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Monday, December 19, 2011

‘Sibling’ Rivalry at Work


While most us will have gone through our early childhood as best of friends with our siblings, many have had to endure the rivalry that exists between children in the same family. The competition for the parents’ attention is high and the pressure to outdo the other is great. Most of the siblings would go to great heights to ensure they emerge as the favorites while their siblings end up in failure. But as much as rivalry among siblings had been considered negative, it also comes with its positive bag of goodies.

There is a replay of the home rivalry at work. While most of the competition among siblings is instigated by the kids who feel either left out or not appreciated, there are times when parents engineer such competition. At work, it is also known that many employers develop mechanisms to pit one department against another. You would have competition among two marketing teams, each with clear targets and objectives. The performance of one team is measured against the performance of the other. This is meant to encourage the teams to be creative, flexible and play ball better as a team.

When companies set you up for competition, there is little you can do since the performance of one team would always be used to explain why you should not have been unable to meet certain targets. There is no way you would say the market was harsh when your competing team is making great sales in the same environment. This is super for enhancing team commitment and play at work.

I recently overheard of a company that would produce two similar products targeted at the same market. The idea was to have the different product teams work out ways of ensuring they make inroads into the same market through different client products. This was tough. Why not produce products for different markets than make teams in the same company compete? The logic is simple. The client would be interested in the product and since clients work best with choices, give them the choice to make between product B and P, although they are not significantly different. How many brands of Yoghurt do we see teams competing to sell from the same company?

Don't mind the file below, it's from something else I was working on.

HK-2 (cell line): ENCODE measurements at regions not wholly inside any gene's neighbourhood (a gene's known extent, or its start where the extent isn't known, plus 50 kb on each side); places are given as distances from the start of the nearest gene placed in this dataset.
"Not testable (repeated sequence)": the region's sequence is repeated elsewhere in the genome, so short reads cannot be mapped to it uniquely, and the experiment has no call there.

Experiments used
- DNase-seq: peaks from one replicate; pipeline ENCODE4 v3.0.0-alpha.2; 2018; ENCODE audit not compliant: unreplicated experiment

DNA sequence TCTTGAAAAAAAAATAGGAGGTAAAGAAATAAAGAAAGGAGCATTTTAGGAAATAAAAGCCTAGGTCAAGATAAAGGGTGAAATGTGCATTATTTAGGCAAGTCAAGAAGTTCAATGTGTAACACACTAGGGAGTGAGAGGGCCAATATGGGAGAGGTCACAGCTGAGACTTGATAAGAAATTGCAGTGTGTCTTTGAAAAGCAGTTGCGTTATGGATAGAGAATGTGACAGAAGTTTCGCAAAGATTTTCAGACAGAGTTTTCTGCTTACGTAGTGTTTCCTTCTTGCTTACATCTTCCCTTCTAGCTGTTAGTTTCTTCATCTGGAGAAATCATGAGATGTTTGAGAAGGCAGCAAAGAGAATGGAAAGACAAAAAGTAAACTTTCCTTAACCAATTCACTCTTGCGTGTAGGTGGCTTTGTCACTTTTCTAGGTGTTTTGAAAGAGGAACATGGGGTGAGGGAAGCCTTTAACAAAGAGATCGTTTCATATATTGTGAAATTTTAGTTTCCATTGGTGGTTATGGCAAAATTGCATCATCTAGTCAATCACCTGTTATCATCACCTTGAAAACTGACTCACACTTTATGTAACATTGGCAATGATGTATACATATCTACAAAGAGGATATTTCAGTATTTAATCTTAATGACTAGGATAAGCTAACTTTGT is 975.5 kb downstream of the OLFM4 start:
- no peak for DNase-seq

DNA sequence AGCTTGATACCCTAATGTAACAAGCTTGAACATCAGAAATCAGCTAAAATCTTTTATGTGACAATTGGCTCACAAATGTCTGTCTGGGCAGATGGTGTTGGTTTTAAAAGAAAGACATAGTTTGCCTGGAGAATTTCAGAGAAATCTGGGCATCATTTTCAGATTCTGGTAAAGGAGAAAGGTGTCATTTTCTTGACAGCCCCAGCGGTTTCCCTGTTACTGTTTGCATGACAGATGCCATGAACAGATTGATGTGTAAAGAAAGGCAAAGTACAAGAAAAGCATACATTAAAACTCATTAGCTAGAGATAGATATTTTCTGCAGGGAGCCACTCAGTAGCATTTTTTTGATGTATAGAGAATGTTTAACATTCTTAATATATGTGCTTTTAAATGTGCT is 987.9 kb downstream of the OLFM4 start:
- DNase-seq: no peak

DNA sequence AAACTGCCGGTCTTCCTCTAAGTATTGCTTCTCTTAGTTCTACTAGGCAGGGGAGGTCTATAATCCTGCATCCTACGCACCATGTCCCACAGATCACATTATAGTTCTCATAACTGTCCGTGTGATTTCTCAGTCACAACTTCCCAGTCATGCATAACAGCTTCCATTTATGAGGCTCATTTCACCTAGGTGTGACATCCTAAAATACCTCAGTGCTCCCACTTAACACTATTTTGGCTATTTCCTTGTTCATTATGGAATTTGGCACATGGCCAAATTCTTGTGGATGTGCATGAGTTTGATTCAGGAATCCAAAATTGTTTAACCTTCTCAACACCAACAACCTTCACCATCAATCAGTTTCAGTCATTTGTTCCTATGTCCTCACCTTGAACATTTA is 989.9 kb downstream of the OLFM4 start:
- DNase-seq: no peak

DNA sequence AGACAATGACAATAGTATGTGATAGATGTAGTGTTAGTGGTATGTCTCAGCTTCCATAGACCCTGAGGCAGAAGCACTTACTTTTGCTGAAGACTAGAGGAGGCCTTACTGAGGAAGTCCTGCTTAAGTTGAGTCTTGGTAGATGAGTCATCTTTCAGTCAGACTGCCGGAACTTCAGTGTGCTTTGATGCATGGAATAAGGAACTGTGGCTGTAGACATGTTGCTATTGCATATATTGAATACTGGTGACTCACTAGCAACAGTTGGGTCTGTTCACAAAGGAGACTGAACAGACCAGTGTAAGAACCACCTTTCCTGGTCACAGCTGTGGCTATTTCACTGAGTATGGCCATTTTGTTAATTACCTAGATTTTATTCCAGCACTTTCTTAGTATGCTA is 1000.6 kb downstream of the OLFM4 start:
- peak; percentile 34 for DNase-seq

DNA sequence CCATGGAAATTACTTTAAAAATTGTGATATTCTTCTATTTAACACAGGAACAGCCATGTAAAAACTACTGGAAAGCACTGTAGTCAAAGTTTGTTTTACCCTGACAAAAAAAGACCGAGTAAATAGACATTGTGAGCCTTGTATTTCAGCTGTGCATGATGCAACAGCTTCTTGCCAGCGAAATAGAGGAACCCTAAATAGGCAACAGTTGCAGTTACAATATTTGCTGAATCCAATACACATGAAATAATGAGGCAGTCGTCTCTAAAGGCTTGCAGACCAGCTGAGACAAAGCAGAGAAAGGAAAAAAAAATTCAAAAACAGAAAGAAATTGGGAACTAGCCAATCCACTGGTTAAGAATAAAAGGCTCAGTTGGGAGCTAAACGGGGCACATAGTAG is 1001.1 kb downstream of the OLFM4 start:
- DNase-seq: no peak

Since there is little that an employee would in most cases do to alter the strategy of the employer, it is wise to seek for ways of seeing the beauty in the beast. Seek to consolidate your team and develop strategies to win the clients over to your side. You will want to dialogue as teams to ensure you do not clash at the market place. As much as the clients may not get to know of the clash, there would the possibility of developing bad blood between the teams that could make the noble idea of team competition collapse. 

As a team player, concentrate on the product you are selling and not necessarily talking ill of your team mates’ products. In the long run, remember you are from the same parent and the umbilical cord from whence both of you get their nourishment is the same. Compete at peace.

2 comments:

  1. I find the presentation on this blog to be very effective in relaying the intended message. definitely laudable!!

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  2. My comment is related to your article in the January 7th 2012 Saturday Nation which was spot on! The detriments to excellence that you mention have too often led to having a pack of uninspired workers, lacklustre performance and losses to employers invest in developing people in areas that they have little interest in. Excellent article. Keep it up.

    Wairimu

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